Tuesday, December 4, 2012

Chrissie Wellington retires (not re-tires)

If it's possible to admire Chrissie Wellington any more than we already do, I would argue that her decision to retire from Ironman competitions is a very persuasive reason to do so.

Have a read of the recent interview she gave on the Ironman website and then come back here.

It takes a lot of guts to be able to say to yourself "I've proved that I can do this; now it's time to do something else" - even more guts, I would say, than it takes to be an Ironman World Champion in the first place. I think many of us who compete in Marathons and Ironmans do so because they are alternative realities with clearly defined goals that can be objectively measured - recognizable successes that no-one can take away from us - unlike the scenarios which arise in a typical job, in which not everyone might agree as to how well we have performed. To go from this level of recognition with the structure that following the accompanying training programme must provide, to taking on a new challenge which hasn't even been completely formed yet must take a tremendous amount of courage.

It would surely be so much easier for Chrissie to keep soldiering on until someone younger or fitter eventually knocked her off her pedestal. Then she would gracefully retire in the time honoured fashion with a pat on the back and a BBC Sports Personality of the Year Award, with everyone satisfied that she had given her all to the sport. But I think Chrissie knows that if she can take on and conquer the Ironman, then she can do pretty much anything she puts her mind to. Now she has a platform from which she can do many of the things she talked of doing in her autobiography, picking up from where she left off before her stint as an Ironman World Champion. It's clear to me that Chrissie has never seen the Ironman as an alternative reality but as a step forward in her own personal reality.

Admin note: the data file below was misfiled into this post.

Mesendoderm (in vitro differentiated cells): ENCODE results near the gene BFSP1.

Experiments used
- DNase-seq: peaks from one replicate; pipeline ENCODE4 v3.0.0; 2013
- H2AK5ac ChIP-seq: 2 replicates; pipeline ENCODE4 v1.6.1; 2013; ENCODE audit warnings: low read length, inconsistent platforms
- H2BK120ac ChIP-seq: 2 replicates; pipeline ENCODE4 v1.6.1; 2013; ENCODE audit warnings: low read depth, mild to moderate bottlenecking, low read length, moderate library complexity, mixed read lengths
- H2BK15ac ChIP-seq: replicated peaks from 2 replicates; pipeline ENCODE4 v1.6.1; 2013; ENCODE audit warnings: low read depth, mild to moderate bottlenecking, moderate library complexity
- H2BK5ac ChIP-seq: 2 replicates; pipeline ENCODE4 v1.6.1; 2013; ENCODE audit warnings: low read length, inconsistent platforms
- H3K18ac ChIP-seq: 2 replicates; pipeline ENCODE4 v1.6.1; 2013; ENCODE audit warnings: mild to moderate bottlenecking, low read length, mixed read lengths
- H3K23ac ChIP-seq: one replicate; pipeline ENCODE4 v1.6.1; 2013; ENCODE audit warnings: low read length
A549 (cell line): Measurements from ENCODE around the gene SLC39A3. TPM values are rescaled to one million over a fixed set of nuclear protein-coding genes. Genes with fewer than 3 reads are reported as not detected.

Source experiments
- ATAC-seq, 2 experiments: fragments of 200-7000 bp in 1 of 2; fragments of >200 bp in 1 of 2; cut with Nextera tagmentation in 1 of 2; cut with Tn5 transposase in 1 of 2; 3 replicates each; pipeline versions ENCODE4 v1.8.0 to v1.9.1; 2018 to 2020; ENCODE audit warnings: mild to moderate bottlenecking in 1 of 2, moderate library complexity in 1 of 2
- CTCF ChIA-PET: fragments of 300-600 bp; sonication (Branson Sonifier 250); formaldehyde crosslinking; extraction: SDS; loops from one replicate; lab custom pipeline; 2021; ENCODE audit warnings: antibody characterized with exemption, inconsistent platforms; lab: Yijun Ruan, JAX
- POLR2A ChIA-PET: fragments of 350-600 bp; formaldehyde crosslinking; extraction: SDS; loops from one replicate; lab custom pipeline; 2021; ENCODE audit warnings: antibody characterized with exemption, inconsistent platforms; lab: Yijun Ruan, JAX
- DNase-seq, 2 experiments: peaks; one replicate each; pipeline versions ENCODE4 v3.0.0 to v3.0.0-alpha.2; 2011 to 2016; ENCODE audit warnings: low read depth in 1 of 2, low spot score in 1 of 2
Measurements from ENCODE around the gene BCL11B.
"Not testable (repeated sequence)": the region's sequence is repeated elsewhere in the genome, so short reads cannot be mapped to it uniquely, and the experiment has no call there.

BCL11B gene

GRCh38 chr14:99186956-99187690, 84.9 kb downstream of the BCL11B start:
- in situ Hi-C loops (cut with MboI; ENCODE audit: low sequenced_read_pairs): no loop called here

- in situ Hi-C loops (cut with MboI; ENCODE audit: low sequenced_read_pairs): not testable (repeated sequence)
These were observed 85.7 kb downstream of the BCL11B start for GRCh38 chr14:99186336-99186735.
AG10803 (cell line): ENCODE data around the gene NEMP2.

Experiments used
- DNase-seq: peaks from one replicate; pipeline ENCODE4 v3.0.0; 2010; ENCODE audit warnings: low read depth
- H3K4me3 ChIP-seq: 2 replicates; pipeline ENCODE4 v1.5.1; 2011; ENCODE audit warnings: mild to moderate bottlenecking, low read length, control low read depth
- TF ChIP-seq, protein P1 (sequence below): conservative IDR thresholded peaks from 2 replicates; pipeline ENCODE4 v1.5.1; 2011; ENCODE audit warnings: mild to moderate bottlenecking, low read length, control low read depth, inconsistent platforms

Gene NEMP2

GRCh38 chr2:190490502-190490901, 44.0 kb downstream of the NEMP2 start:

Another aspect is that you can be motivated by impressing other people or you can be motivated by impressing yourself which is usually a much harder thing to do because only you know what you are really capable of. Chrissie defines as her "perfect race", her victory in Kona in 2011. While others would have dwelled on the imperfection stemming from injuries sustained in her recent bike crash, this was the time she had to dig the deepest in order to win. For me, what impresses me most is her ability to avoid being drawn into that trap of always going for one more. Sports commentators are for ever thinking of records that will be broken if only a certain number of consecutive titles can be won or a particular time can be beaten, but where does it all end? She must have a tremendous strength of character to be able to say "enough is enough" when everyone around her (except, perhaps, her boyfriend) is egging her on.

I initially thought of writing that "Chrissie is the World Champion Ironman and the World Champion of Quitting While You Are Ahead" but somehow the word "quitting" doesn't sit well in the same sentence. Chrissie isn't quitting, she is starting a new challenge and I for one am interested to see what she does next. I'm sure it will be impressive and not necessarily have anything to do with swimming, running or cycling.

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